Voting Rights

The former Georgia gubernatorial candidate said she's currently focused on fighting voter suppression ahead of the primary.
The former Georgia gubernatorial nominee will not be running for president in 2020.
The president's former campaign manager is reportedly considering a run for the U.S. Senate in New Hampshire.
Places that were subject to federal supervision in the past still appear to be removing voters more aggressively today.
So far, not a single question has been posed about gerrymandering or other key voting rights issues.
She's appealing a five-year prison sentence and fighting to save her home, all so the state can prop up the myth of "voter fraud." There are serious questions about the case against her.
"This administration is weaponizing the federal judiciary to restrict the vote," the NAACP warns in a new report.
Critics say the new law is akin to a poll tax and undercuts a state constitutional amendment to expand voting rights.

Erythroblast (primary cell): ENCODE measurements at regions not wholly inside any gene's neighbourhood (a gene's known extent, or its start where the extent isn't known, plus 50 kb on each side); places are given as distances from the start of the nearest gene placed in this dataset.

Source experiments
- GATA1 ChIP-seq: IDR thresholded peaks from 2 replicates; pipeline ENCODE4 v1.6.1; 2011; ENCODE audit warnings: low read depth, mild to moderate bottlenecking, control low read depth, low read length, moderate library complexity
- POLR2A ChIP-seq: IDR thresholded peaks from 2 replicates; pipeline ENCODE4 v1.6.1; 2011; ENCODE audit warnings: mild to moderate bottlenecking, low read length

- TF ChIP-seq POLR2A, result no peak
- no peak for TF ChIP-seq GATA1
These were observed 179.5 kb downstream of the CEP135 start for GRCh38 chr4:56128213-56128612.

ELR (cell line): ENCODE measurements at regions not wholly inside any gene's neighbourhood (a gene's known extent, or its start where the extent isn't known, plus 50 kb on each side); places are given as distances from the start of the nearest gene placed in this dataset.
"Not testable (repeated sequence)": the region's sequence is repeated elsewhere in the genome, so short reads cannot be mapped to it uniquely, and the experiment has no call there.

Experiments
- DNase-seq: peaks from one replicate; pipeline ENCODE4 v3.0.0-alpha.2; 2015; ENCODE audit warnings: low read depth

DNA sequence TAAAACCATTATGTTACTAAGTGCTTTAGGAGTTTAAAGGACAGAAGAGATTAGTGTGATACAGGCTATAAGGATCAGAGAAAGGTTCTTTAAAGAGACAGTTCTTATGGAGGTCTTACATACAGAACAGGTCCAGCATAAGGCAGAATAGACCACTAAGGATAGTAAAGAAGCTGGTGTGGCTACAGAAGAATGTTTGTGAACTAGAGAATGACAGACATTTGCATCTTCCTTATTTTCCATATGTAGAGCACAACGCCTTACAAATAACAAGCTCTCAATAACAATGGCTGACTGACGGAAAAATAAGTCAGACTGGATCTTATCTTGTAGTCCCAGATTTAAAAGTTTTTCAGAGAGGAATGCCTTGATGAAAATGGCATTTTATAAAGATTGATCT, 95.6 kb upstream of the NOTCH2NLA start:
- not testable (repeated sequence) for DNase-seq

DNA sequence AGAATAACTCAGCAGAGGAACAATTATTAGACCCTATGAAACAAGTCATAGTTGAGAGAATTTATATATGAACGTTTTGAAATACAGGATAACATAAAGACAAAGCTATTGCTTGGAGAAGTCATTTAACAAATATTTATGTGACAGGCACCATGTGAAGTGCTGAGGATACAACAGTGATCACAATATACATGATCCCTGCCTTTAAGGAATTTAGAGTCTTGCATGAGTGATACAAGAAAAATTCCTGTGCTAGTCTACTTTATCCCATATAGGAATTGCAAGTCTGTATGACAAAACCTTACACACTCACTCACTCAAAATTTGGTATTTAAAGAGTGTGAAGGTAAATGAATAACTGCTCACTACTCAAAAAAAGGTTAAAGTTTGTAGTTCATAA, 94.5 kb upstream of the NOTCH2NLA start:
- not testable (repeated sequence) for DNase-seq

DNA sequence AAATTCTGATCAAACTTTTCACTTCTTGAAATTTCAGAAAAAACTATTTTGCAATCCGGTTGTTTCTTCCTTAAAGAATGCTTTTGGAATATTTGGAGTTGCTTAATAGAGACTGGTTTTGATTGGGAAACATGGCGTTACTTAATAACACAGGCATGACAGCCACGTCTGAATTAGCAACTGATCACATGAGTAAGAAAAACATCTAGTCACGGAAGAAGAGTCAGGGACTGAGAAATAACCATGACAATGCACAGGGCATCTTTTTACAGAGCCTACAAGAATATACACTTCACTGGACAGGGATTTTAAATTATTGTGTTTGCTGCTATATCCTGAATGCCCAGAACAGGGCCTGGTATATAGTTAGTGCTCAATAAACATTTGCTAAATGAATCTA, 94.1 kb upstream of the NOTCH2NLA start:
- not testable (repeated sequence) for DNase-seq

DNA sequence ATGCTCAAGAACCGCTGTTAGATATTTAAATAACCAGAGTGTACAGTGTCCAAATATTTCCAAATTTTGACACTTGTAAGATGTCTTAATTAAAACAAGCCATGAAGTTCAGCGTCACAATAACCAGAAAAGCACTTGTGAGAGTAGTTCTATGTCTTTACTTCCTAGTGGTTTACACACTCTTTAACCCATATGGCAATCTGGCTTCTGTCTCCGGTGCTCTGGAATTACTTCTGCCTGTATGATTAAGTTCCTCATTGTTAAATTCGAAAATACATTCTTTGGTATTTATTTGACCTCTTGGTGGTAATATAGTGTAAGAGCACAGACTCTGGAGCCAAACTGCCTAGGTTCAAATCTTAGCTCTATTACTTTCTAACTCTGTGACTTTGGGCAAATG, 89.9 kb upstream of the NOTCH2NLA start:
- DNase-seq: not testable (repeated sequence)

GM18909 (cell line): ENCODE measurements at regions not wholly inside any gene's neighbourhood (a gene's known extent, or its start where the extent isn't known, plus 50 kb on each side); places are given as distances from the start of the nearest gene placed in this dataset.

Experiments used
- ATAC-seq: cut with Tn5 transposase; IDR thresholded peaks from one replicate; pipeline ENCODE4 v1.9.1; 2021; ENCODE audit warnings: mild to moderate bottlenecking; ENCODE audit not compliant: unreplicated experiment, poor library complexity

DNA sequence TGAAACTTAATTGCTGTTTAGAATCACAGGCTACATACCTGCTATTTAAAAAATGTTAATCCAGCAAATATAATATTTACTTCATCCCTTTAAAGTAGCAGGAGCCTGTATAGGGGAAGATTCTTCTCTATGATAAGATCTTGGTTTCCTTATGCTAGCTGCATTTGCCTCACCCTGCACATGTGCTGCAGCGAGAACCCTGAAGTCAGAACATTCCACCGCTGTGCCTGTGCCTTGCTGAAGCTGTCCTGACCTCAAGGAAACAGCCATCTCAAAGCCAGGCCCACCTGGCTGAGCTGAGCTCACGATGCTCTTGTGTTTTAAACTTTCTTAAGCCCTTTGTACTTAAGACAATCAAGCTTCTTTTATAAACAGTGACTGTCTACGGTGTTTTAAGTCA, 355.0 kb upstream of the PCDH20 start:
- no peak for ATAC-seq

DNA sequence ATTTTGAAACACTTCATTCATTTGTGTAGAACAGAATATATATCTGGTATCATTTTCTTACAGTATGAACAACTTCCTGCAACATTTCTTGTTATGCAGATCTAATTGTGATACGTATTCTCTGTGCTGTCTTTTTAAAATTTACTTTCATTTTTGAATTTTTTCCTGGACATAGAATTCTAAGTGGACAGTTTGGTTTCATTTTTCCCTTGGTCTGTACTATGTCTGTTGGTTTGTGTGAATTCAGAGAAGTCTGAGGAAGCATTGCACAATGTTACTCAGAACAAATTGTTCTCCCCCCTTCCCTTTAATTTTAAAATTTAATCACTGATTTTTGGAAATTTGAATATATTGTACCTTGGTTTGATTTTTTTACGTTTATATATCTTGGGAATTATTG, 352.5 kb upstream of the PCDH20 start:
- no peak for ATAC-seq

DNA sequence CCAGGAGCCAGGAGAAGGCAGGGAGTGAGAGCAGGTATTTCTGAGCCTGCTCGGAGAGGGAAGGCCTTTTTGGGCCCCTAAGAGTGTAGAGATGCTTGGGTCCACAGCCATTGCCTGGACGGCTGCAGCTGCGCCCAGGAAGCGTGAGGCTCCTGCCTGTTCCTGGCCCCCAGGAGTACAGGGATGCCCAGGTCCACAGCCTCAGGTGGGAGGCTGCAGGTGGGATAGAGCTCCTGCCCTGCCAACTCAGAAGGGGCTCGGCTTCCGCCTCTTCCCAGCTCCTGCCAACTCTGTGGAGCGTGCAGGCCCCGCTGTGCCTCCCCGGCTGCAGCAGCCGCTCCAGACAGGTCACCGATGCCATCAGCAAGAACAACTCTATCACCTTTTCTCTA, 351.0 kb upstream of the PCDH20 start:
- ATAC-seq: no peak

In a blistering dissent read from the bench, the Supreme Court justice said extreme gerrymandering could render elections "meaningless."
Lawmakers said they would bring up the automatic voter registration bill again in the next legislative session.
The Georgia Democrat argued that a 2013 Supreme Court ruling led to voter suppression tactics that targeted people of color.
The 2020 hopeful's latest proposal would implement strict federal standards for election security, automatic voter registration and make Election Day a holiday.
The stunning accusations came after the daughter of a former Republican strategist gave the lawyers hard drives containing the computer files.
New emails show the governor's office put in an "urgent" request to identify noncitizen voter records shortly before the 2018 midterm elections.
The nation’s capital is set to consider legislation that would let people with felony convictions vote while in prison.
Presidential hopeful Sen. Cory Booker (D-N.J.) sat down with HuffPost during his campaign trip to Iowa and discussed the issues set to dominate the 2020 election.
Americans favor letting people vote once they finish their sentences, but are much more hesitant about letting them vote while incarcerated.
Many prisoners are still eligible to vote. The measure would help with voting while incarcerated and with registration and voting information when released.
The New Jersey senator had previously called the debate a distraction from the larger goals of criminal justice reform — and he still thinks it is.